No matter what type of company you're starting, it’s good to explore the regulations and permits necessary for all types of professional services. If innovation is a key part of your business, also consider IP rights – learn more about registering a trademark or idea and applying for patent.

Procedures are generally clear and straightforward. All companies must comply with national and European rules, however smaller companies that are more closely involved with the general public – such as shops, hotels or childcare centres – may also have to follow specific rules or apply for a licence from the local municipality.

A good place to start are the industry-specific checklists provided by the Dutch government for starting a business.

Step 6: Register your company

Registration with the Netherlands Chamber of Commerce (KVK) is compulsory for every business. Once your company is successfully registered at the Chamber of Commerce, the details will be passed to the Dutch Tax and Customs Administration (Belastingdienst).

Step 7: Arrange your financial administration

A key topic for new businesses is understanding what taxes to pay and when. The taxes you pay varies depending on the size and structure of your company. They can include wage tax (loonbelasting), income tax (inkomstenbelasting), and VAT (omzetbelasting).

It’s good practice to open a dedicated business bank account when starting a new company. You will also need to get to know the types of personal and business insurance that may be mandatory for your company.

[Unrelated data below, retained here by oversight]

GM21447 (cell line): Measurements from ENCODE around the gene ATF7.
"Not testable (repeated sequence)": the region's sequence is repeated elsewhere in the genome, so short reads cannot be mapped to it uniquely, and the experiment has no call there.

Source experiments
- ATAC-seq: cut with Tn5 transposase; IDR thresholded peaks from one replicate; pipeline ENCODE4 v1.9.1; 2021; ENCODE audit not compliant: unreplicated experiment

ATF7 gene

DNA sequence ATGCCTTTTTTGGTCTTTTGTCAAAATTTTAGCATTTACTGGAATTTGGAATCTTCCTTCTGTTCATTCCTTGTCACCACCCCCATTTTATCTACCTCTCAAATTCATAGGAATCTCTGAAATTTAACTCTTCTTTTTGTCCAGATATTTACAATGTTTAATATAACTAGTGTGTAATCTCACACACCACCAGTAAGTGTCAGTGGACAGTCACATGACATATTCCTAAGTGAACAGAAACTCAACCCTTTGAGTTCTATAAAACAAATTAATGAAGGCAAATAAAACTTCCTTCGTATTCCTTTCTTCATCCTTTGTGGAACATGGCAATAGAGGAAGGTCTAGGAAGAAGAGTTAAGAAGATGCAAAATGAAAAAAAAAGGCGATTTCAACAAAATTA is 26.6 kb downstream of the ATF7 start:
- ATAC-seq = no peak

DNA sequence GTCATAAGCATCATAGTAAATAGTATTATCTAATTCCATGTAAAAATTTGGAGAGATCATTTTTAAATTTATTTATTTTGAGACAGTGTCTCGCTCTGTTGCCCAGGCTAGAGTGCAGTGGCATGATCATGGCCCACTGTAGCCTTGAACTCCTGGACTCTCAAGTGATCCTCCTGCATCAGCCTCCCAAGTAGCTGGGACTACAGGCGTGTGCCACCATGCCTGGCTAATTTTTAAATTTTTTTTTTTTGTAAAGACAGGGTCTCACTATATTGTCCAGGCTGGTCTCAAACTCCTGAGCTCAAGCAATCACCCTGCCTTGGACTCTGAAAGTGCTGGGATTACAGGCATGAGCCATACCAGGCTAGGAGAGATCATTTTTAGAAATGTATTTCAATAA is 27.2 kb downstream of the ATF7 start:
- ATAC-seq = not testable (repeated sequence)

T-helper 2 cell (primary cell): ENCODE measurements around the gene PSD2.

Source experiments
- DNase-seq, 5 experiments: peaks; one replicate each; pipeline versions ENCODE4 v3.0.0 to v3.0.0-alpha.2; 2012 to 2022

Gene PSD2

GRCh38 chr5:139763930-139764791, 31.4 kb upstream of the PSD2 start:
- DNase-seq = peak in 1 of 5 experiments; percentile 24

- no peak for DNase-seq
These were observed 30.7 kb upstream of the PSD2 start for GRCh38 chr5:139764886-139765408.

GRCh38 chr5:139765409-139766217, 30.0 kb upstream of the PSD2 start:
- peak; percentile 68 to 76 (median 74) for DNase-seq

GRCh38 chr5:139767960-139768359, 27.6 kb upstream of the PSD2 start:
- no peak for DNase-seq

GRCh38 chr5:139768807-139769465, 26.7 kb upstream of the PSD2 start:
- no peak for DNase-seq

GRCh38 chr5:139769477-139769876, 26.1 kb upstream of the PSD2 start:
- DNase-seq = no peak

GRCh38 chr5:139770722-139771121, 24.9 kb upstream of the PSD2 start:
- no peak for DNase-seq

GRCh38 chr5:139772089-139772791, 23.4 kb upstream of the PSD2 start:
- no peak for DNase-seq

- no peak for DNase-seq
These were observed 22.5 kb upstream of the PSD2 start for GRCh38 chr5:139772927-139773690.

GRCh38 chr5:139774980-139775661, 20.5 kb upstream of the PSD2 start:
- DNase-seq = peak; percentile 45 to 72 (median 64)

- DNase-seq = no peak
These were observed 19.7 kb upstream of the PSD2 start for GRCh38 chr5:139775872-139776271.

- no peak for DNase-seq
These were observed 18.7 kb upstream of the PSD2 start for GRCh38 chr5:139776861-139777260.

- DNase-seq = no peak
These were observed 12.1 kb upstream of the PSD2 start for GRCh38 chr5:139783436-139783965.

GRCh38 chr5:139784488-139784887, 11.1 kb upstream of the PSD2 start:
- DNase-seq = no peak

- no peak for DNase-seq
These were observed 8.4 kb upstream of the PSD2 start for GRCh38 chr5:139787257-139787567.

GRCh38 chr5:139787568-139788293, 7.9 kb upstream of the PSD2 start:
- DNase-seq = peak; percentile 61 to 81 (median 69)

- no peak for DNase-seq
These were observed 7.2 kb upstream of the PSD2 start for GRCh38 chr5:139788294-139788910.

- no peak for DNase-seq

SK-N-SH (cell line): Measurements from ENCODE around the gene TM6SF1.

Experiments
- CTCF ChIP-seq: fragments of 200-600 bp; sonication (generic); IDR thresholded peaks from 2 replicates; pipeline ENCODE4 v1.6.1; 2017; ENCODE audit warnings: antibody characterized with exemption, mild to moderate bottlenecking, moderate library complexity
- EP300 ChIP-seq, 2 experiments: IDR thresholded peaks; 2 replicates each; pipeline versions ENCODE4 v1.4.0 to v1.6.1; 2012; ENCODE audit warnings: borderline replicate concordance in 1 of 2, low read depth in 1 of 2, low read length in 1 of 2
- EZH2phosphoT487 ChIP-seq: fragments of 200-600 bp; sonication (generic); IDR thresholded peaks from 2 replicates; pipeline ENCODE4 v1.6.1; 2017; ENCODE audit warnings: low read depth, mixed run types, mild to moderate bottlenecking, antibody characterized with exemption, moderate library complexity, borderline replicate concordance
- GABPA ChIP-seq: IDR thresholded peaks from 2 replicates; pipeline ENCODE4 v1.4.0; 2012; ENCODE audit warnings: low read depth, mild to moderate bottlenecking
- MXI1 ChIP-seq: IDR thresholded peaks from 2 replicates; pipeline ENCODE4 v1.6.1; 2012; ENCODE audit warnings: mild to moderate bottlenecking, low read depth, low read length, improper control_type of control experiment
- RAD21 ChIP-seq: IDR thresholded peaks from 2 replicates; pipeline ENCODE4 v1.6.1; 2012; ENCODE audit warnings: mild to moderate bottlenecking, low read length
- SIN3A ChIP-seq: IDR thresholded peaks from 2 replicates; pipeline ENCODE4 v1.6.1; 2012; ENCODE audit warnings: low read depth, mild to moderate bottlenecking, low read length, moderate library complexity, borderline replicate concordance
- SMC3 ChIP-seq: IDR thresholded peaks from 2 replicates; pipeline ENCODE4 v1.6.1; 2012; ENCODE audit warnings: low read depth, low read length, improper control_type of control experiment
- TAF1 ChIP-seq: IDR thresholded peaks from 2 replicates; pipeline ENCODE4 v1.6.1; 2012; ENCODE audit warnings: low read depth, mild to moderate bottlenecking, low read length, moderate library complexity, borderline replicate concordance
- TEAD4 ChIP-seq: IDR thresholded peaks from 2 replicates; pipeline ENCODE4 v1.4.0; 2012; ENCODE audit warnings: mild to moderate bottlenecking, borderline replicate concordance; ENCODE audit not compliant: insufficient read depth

Step 8: Explore subsidies and other tax incentives

The Netherlands is home to many financial support systems, public-sector financing, and subsidies for specific sectors. These are generally given to support companies promoting R&D, innovative projects, sustainability initiatives, and energy transition. Not every new business will fall under these schemes, but it’s worth exploring what’s available to see if you can benefit.

On a broader scale, all new companies should educate themselves on Dutch fiscal policies. Make sure you understand the tax treaties, transparent system, and potential fiscal benefits for both businesses and their employees.

Step 9: Familiarise yourself with Dutch labour law

Make sure you have a firm grasp on the essentials of Dutch labour law, such as contracts, notice periods and dismissal, social security, CAOs, holiday pay and other employee entitlements. There are many systems in place which protect both employers and employees, and if you're new to the area these may be unfamiliar to you. 

Step 10: Find staff

Finding the right talent is essential to launching and continuing a successful venture. The presence of highly skilled, internationally oriented talent is one aspect that attracts international companies, startups, and investors to the Amsterdam Area. For companies looking to hire from abroad, there are various incentives and schemes for international employees and entrepreneurs, such as a visa for highly skilled migrants or the startup visa for international entrepreneurs.

Step 11: Arrange visas and permits for international talent

Amsterdam is already home to a large pool of highly educated and multilingual workers. However, in certain sectors there’s still a need to attract talent from around the world. When that involves talent from other EU nations, the procedures are usually easy. When talent from outside the EU is involved, arranging visas, residence and work permits may involve more steps, but the process needn’t be difficult.